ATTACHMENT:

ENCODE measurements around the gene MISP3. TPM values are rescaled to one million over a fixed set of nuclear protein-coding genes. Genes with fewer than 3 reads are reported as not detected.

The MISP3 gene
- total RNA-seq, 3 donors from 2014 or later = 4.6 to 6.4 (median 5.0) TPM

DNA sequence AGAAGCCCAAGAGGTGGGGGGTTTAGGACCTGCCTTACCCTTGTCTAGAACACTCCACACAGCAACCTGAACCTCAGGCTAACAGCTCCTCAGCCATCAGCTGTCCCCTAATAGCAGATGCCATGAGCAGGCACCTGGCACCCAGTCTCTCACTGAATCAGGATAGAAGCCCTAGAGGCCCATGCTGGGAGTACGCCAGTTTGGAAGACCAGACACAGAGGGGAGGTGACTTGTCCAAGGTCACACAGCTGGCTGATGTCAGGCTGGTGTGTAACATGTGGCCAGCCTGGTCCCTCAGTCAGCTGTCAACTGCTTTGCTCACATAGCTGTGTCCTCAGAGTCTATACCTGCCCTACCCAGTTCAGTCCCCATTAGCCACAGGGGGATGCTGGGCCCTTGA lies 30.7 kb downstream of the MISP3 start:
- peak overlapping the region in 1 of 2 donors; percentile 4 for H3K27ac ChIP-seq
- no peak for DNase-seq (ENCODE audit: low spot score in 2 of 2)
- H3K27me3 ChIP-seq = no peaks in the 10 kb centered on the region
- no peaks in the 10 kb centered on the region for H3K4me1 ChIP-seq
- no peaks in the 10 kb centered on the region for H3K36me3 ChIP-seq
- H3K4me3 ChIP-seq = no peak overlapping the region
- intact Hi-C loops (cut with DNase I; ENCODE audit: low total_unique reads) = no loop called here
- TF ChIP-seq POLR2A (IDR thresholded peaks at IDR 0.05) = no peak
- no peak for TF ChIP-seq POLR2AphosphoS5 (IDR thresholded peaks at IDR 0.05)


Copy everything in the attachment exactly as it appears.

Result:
ENCODE measurements around the gene MISP3. TPM values are rescaled to one million over a fixed set of nuclear protein-coding genes. Genes with fewer than 3 reads are reported as not detected.

The MISP3 gene
- total RNA-seq, 3 donors from 2014 or later = 4.6 to 6.4 (median 5.0) TPM

DNA sequence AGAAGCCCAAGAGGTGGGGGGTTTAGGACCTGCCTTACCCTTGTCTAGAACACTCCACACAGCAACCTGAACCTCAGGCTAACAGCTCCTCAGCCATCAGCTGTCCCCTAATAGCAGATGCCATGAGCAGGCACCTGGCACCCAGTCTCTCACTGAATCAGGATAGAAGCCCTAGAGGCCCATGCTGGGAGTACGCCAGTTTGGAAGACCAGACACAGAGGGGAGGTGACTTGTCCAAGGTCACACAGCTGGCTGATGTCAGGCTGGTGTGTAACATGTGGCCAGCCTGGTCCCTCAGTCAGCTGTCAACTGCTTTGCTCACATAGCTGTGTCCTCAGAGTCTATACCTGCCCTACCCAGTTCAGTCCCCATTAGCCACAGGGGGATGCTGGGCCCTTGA lies 30.7 kb downstream of the MISP3 start:
- peak overlapping the region in 1 of 2 donors; percentile 4 for H3K27ac ChIP-seq
- no peak for DNase-seq (ENCODE audit: low spot score in 2 of 2)
- H3K27me3 ChIP-seq = no peaks in the 10 kb centered on the region
- no peaks in the 10 kb centered on the region for H3K4me1 ChIP-seq
- no peaks in the 10 kb centered on the region for H3K36me3 ChIP-seq
- H3K4me3 ChIP-seq = no peak overlapping the region
- intact Hi-C loops (cut with DNase I; ENCODE audit: low total_unique reads) = no loop called here
- TF ChIP-seq POLR2A (IDR thresholded peaks at IDR 0.05) = no peak
- no peak for TF ChIP-seq POLR2AphosphoS5 (IDR thresholded peaks at IDR 0.05)